A heavily pregnant diabetic asylum seeker being held on the Pacific island of Nauru says she fears for the life of her unborn child because she is being refused access to Australian medical facilities.
Doctors said Friday that they hold serious concerns for Kurdish-Iraqi woman Hatami (her surname is being withheld) and are calling for her to be urgently transferred to Australia to give birth.
"The [Australian Immigration] minister must stop playing with people's lives by being inflexible with the government's hard-line stance on asylum seekers," Australian Medical Association President Brian Owler said in a statement.
“It is time for the minister to show some humanity and compassion and fly this desperate woman to Australia for appropriate care.”
The ABC has reported that medical experts are saying that Nauru -- which houses an Australian offshore asylum seeker processing centre dealing with Hatami's claim -- lacks the medical facilities needed to treat a difficult pregnancy.
According to the World Health Organisation, it has a neonatal mortality rate (number of deaths within 28 days per 1,000 live births) of 21, while Australia’s rate is three per 1,000.
But medical authorities are refusing to transfer the 34-year-old, who is now 40 weeks pregnant.
In a statement sent to Anadolu Agency, a spokesperson for the Department of Immigration and Border Protection maintained “All appropriate support is being provided to this woman.”
Australian Medical Association President Owler, however, maintains that the baby needs specialized neonatal care.
“The Government must put human lives, human rights, humanity, and proper health services for asylum seekers ahead of inhumane policies,” he said.
Meanwhile, attempts have been made by medical providers on Nauru to recruit outside help.
One Melbourne-based neo-natal specialist, Dr. Andrew Watkins, told the ABC he has been contacted and that the short notice troubled him.
Watkins said that the approach was made via his page on the social media site, LinkedIn.
His response was that if the baby needed intensive care it could not be safely provided on Nauru.
Refugee Coalition Action's Ian Rintoul says he has spoken recently to Hatami and her husband Rashid. The couple also have a four-year-old child.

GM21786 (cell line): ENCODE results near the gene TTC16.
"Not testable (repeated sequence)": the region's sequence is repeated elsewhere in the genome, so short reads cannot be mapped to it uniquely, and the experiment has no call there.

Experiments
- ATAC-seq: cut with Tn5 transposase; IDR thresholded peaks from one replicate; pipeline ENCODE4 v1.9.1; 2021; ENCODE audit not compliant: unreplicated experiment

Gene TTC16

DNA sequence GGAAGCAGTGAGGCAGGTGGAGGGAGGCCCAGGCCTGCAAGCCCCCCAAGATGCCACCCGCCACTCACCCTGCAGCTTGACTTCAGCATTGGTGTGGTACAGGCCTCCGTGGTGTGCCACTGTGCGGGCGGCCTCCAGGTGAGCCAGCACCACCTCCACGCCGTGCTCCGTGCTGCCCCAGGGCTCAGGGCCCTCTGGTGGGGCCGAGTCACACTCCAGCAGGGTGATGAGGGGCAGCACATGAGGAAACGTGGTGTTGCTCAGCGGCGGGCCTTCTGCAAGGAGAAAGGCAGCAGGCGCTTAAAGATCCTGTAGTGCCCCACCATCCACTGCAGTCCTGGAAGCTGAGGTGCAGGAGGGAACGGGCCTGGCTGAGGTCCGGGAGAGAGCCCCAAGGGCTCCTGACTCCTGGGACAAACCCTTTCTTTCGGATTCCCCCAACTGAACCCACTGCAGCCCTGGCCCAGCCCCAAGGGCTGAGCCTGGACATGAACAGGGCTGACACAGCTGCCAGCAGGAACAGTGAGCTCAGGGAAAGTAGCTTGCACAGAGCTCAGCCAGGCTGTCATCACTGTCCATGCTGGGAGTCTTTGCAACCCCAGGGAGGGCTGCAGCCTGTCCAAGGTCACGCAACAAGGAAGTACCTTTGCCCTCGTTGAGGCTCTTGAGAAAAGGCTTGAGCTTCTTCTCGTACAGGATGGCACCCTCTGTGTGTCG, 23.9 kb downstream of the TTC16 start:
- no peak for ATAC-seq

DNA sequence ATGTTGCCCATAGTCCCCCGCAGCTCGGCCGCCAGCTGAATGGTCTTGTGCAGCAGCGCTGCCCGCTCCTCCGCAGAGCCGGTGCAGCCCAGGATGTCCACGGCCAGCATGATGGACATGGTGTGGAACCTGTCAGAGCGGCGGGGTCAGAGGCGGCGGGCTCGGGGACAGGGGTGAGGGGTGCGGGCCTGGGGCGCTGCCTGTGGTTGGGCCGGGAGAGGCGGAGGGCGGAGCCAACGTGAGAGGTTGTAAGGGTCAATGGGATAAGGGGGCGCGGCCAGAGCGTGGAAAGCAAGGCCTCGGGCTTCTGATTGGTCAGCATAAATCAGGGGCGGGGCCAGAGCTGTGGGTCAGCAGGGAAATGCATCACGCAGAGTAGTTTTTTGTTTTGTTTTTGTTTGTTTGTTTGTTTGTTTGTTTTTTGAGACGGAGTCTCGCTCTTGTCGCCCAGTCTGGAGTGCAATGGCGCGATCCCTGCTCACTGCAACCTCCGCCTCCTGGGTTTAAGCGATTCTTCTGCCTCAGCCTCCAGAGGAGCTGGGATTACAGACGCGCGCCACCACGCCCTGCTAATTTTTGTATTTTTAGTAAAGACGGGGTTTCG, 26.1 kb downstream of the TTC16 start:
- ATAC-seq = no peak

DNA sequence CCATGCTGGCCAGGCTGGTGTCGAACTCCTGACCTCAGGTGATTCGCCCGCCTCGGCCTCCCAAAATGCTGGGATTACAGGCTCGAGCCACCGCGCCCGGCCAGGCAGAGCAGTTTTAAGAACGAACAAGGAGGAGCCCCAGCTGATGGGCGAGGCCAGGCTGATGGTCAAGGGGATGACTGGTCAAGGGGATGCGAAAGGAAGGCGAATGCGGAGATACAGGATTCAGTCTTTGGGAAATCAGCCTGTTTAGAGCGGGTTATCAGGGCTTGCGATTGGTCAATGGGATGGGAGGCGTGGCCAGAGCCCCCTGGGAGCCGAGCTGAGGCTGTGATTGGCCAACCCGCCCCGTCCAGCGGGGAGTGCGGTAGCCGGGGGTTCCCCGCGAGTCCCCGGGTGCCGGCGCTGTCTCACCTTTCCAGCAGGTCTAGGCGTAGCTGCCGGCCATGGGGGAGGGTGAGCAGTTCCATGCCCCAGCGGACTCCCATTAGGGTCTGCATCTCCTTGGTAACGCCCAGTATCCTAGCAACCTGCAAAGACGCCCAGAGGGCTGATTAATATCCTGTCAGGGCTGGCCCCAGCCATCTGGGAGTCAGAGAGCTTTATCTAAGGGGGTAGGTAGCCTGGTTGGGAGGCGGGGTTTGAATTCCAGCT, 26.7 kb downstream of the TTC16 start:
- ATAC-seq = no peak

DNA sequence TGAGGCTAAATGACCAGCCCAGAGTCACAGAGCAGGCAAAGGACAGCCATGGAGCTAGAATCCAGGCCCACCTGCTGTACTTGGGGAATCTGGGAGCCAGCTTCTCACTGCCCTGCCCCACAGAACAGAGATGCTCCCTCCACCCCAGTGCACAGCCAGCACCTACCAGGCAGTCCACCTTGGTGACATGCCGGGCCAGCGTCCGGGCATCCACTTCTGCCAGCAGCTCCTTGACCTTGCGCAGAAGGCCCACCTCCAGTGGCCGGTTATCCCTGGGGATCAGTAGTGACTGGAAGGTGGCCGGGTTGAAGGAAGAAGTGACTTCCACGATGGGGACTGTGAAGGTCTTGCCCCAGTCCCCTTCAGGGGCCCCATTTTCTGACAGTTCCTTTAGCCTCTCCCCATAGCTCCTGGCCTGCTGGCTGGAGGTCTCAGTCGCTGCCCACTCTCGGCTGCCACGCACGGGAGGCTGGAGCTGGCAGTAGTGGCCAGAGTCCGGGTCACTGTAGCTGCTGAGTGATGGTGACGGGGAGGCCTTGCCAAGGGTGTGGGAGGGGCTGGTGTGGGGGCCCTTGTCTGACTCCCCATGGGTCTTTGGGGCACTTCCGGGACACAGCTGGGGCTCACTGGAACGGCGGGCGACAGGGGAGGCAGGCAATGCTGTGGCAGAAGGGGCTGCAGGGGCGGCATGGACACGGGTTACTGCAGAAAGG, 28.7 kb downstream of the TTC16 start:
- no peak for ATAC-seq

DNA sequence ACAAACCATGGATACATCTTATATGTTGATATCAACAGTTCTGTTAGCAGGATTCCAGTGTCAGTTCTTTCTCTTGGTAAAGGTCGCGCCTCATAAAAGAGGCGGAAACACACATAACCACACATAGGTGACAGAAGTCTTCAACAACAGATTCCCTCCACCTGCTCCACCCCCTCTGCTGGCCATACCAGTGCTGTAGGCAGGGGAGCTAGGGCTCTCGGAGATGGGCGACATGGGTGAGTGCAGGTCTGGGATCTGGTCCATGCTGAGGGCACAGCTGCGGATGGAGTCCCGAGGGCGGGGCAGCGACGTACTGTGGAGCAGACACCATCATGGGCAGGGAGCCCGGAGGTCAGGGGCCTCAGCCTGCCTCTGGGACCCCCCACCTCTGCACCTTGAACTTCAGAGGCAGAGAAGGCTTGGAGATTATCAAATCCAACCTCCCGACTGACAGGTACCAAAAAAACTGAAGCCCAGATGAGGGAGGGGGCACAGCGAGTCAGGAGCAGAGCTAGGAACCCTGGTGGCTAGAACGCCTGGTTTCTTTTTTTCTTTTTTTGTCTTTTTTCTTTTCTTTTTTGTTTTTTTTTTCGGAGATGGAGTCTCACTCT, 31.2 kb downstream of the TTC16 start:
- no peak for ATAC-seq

Rintoul told Anadolu Agency on Friday that they both expressed extreme fear and concern about the impending birth and the complications that could occur.
“The three of them were transferred to Nauru from Christmas Island on 15 May 2014,” Rintoul said.
“It became very obvious very early on that there was a problem with the pregnancy. She was a diabetic when she became pregnant and she knew the level of pain she was experiencing and the way she is carrying this baby isn’t normal."
Rashid wrote to International Health and Medical Services, the Immigration Department and the detention managers on Nauru, Transfield, at least three times in September calling for help for his wife, but his appeals were ignored.
In a statement sent to Anadolu Agency, Greens Immigration Spokesperson Senator Sarah Hanson-Young said there are at least three women, including Hatami, on the island who are in the late stage of high-risk pregnancy and should be brought to Australia immediately for appropriate care.
“These women and their babies are not safe on Nauru,” Hanson-Young said.
“The Immigration Department is scrambling, trying to find an Australian specialist who will go and treat these women on Nauru, but so far they have all refused because the appropriate level of care cannot be secured on the island.
“These expectant mothers, who have complicated pregnancies due to medical conditions, need specialized care that is only available in Australia.”
Many Iraqi Kurds seeking asylum oversees do so on the grounds that they face persecution from groups such as Daesh back home, however one group -- the minority Yazidi community -- may have been subject to genocide.
An Office of the High Commissioner for Human Rights (OHCHR) report released in March says Daesh attacks on the Yezidi population “pointed to the intent of ISIL [Daesh] to destroy the Yezidi as a group", which “strongly suggests” genocide.
It detailed Yezidi populations being rounded up, men and boys over the age of 14 separated from women and girls, and the men then led away and shot while the women were abducted as the "spoils of war".
“In some instances,” the report found, “villages were entirely emptied of their Yezidi population”.
By Jill Fraser
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